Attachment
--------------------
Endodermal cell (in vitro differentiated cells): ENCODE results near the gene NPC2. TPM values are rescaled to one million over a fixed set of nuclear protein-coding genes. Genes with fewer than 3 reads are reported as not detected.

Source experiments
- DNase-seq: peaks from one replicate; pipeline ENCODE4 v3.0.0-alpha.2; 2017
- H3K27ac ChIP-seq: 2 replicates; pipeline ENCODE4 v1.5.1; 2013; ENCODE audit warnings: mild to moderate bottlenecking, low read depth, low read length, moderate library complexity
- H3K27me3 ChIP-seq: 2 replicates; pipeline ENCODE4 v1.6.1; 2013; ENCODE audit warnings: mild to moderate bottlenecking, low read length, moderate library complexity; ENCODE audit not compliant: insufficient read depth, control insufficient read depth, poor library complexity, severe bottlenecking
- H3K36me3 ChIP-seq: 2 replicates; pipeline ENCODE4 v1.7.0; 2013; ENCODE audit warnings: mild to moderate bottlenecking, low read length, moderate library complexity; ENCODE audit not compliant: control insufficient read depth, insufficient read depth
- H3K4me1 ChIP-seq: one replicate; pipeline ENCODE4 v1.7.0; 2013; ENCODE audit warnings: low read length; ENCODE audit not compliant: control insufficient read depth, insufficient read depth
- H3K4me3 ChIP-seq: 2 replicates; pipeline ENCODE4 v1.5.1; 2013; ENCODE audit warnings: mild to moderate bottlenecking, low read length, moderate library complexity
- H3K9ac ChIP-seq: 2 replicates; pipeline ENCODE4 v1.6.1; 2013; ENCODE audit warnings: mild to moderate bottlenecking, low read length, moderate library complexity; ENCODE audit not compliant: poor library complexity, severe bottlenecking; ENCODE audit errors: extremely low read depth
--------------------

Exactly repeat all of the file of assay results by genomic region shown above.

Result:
Endodermal cell (in vitro differentiated cells): ENCODE results near the gene NPC2. TPM values are rescaled to one million over a fixed set of nuclear protein-coding genes. Genes with fewer than 3 reads are reported as not detected.

Source experiments
- DNase-seq: peaks from one replicate; pipeline ENCODE4 v3.0.0-alpha.2; 2017
- H3K27ac ChIP-seq: 2 replicates; pipeline ENCODE4 v1.5.1; 2013; ENCODE audit warnings: mild to moderate bottlenecking, low read depth, low read length, moderate library complexity
- H3K27me3 ChIP-seq: 2 replicates; pipeline ENCODE4 v1.6.1; 2013; ENCODE audit warnings: mild to moderate bottlenecking, low read length, moderate library complexity; ENCODE audit not compliant: insufficient read depth, control insufficient read depth, poor library complexity, severe bottlenecking
- H3K36me3 ChIP-seq: 2 replicates; pipeline ENCODE4 v1.7.0; 2013; ENCODE audit warnings: mild to moderate bottlenecking, low read length, moderate library complexity; ENCODE audit not compliant: control insufficient read depth, insufficient read depth
- H3K4me1 ChIP-seq: one replicate; pipeline ENCODE4 v1.7.0; 2013; ENCODE audit warnings: low read length; ENCODE audit not compliant: control insufficient read depth, insufficient read depth
- H3K4me3 ChIP-seq: 2 replicates; pipeline ENCODE4 v1.5.1; 2013; ENCODE audit warnings: mild to moderate bottlenecking, low read length, moderate library complexity
- H3K9ac ChIP-seq: 2 replicates; pipeline ENCODE4 v1.6.1; 2013; ENCODE audit warnings: mild to moderate bottlenecking, low read length, moderate library complexity; ENCODE audit not compliant: poor library complexity, severe bottlenecking; ENCODE audit errors: extremely low read depth